The Carlisle Mosquito Online

Friday, June 25, 2004


Pathway committee gets OK from Conservation Commission But it could have been otherwise

Representatives of the Pedestrian & Bike Safety Advisory Committee, who had reason to anticipate a relatively easy time before the Carlisle Conservation Commission (ConsCom), found themselves in a very different position at the June 10 meeting. Mary Lynn Booth and recently-elected Selectman Deb Belanger were seeking a Negative Determination of Applicability, which would permit them to proceed with the Bedford Road leg of the pedestrian/bike path from the Center to Kimball's Ice Cream stand. Instead they found themselves uncomfortably close to incurring the cost, in both time and money, of filing a Notice of Intent (NOI). They narrowly avoided the situation on a split vote of the commission.

"Making great progress"

The discussion started affably with Belanger reporting that the project was "making great progress" toward a goal of reaching Kimball's sometime this summer, and ConsCom members smiling and voicing encouragement. Then she explained that the committee had abandoned the original plan to build a bridge over a small pond near the road, deciding rather to lay the path around it.

NOI needed?

Tom Schultz, one of two recently appointed ConsCom members, just back from a Massachusetts Association of Conservation Commissions class on wetland regulation announced, "I think this does require a NOI." Chair Tricia Smith commented that she hadn't felt that the proposed construction would be sufficiently intrusive to require a NOI, and that the Commission could control the project sufficiently by monitoring a Negative Determination of Applicability. To the surprise of some, Schultz's assessment was seconded by veteran Commissioner Tom Brownrigg, who pointed out that the boundary of the nearby wetland had never been established. "It's only about 21 feet away if you just eyeball it," he said, adding that he wouldn't want to condition the project without knowing where it was. Smith responded that if the Commission required an NOI in this case, consistency would demand that they do the same when the Trails Committee or Great Brook Farm State Park wanted to lay a board walk over a wetland in the woods.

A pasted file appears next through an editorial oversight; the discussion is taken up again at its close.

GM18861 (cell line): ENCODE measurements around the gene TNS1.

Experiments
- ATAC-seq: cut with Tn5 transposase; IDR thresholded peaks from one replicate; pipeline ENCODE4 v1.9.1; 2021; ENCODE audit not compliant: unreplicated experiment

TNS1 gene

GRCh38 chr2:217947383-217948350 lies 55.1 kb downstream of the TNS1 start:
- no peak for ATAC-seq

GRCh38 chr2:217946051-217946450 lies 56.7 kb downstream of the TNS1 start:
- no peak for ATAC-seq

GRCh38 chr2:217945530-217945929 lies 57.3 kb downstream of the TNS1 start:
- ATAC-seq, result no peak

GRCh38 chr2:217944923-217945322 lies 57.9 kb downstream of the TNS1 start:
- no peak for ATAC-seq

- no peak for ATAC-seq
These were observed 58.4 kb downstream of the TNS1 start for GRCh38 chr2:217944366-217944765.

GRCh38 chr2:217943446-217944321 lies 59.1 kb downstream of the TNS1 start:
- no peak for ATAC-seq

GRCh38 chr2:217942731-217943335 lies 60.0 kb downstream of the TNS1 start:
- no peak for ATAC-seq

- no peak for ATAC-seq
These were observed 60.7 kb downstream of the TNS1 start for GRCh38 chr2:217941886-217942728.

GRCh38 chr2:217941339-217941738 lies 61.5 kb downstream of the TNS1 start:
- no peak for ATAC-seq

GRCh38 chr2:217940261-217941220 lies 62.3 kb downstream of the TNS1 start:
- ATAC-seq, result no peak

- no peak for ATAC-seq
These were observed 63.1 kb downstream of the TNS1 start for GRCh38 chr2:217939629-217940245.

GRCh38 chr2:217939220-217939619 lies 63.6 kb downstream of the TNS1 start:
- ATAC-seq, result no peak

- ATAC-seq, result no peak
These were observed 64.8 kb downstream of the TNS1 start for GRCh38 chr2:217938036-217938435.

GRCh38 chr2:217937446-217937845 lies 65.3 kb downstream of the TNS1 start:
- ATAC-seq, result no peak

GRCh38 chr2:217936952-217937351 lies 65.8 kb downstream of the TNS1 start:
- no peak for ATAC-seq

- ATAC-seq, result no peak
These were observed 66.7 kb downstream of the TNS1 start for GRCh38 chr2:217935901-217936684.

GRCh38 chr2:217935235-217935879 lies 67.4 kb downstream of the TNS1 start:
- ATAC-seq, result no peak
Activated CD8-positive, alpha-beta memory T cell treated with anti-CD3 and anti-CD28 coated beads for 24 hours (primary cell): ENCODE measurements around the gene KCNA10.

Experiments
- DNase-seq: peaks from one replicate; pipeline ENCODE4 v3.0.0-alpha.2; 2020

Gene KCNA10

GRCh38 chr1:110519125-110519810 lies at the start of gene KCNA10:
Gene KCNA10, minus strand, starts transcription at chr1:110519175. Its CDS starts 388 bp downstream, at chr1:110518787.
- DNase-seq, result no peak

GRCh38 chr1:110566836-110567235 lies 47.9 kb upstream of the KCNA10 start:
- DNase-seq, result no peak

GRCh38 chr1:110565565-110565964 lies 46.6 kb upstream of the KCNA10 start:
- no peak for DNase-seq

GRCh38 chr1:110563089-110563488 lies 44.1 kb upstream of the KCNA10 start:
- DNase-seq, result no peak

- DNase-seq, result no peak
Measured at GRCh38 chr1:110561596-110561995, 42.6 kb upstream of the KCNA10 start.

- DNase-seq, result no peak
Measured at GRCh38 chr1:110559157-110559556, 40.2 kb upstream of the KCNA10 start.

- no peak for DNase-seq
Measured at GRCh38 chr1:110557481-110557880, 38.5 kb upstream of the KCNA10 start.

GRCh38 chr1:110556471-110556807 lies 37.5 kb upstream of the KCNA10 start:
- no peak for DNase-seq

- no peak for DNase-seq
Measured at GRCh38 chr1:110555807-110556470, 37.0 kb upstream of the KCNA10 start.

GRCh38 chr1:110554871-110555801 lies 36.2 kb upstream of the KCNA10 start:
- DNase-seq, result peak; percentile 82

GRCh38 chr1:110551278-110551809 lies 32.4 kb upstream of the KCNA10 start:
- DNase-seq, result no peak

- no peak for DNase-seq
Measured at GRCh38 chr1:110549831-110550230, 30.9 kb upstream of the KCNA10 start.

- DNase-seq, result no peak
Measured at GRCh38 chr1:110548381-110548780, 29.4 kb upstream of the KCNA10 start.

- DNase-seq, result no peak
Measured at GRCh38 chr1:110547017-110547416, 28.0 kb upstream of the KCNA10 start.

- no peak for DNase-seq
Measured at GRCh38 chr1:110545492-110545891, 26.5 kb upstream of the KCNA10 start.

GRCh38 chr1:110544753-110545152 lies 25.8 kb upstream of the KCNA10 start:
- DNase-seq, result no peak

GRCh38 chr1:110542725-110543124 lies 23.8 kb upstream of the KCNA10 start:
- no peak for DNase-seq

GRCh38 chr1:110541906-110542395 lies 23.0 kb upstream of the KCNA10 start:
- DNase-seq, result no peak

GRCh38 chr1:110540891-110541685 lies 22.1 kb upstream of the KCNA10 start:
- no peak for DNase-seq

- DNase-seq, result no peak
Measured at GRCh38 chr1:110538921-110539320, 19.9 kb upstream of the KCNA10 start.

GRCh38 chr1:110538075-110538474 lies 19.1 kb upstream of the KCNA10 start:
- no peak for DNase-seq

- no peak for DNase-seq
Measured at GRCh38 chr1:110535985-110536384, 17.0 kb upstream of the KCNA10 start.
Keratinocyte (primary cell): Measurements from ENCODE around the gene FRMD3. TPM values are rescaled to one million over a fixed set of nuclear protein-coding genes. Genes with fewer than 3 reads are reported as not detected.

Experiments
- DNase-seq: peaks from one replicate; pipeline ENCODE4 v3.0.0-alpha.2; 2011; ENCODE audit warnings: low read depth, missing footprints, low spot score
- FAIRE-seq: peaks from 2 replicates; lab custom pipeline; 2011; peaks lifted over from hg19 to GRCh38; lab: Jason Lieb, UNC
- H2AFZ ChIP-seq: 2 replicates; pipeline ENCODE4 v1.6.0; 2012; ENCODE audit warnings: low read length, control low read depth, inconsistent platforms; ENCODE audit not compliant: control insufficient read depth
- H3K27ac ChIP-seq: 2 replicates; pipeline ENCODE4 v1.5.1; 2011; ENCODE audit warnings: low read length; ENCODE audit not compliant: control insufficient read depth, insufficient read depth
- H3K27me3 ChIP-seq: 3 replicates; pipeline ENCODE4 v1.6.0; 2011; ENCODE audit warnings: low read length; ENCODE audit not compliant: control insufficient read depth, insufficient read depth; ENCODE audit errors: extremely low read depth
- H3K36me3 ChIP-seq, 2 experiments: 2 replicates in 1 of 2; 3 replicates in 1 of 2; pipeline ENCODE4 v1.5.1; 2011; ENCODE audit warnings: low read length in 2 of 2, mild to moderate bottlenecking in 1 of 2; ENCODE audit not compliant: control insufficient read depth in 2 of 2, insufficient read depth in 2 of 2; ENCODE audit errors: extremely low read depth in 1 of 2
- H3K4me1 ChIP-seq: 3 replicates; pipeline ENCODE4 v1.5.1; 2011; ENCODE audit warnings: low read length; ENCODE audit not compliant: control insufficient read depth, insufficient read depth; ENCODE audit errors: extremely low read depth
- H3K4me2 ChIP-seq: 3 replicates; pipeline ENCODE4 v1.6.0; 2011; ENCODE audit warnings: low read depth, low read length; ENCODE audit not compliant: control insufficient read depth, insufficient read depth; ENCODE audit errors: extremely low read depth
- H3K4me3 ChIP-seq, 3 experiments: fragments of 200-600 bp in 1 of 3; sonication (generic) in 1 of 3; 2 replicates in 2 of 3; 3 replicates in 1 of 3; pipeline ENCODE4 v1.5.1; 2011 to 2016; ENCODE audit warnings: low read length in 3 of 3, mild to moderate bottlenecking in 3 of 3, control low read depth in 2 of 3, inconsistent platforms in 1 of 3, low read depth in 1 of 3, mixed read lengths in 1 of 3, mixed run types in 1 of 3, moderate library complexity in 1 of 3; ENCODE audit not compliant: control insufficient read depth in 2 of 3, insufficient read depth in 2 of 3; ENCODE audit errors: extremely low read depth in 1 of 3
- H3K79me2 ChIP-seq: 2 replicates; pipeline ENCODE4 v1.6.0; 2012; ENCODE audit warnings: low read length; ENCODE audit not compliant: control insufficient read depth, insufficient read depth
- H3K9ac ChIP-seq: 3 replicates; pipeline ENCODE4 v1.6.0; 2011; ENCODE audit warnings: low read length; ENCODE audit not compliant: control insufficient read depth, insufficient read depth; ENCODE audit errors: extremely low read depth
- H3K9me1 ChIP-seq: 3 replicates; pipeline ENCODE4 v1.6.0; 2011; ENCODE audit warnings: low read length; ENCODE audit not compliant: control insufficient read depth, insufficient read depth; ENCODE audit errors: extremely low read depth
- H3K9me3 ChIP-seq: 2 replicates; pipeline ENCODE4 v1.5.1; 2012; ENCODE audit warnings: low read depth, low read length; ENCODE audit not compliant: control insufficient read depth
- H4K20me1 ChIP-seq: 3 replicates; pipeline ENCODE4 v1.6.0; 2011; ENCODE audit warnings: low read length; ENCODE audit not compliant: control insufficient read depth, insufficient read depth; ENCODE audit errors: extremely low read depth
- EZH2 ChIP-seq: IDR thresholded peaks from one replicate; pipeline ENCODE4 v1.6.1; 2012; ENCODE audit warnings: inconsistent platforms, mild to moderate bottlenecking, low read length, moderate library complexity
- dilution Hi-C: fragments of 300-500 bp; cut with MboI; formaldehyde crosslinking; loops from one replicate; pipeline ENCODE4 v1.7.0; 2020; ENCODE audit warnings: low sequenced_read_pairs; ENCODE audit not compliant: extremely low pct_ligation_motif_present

The obvious differences of opinion led Smith to walk over to the files, pull out a tome containing the Wetland Protection Act regulations and whip through the pages vainly seeking a resolution, and saying, "I'm concerned because I'm afraid that there are other people who want to make it easier and safer for the public to get from one point to another who won't be able to do it because of the cost of obtaining a wetland delineation [about $1,000 to $1,500]." Brownrigg countered with a statement opposed to any sort of "double standard."

Setting a new precedent?

Belanger, who had remained silent to that point, then asked, "If the Trails Committee can put a walk across a wetland and not have to do it [obtain a NOI], and we are proposing to go around the water, not through it, where's the logic?" Again stressing that she didn't want to see the project terminated because of cost, and that it was possible the Commission might have been "delinquent" when it first considered the project, Smith concluded by commenting that she couldn't see that having a NOI would change the final conditions for the work.

Joining the discussion late in the game, Commissioner John Lee weighed in with the observation that he could not see classifying the project as a major disturbance, that the area had already been disturbed through agricultural use, and finally that the Commission was well aware that the pathway committee's work had been done "very carefully" to date.

Split vote

The room was very quiet as Smith called for a vote on a motion from Lee to issue a Negative Determination of Applicability. The motion carried four to two with Schultz and Brownrigg still opposed.

2004 The Carlisle Mosquito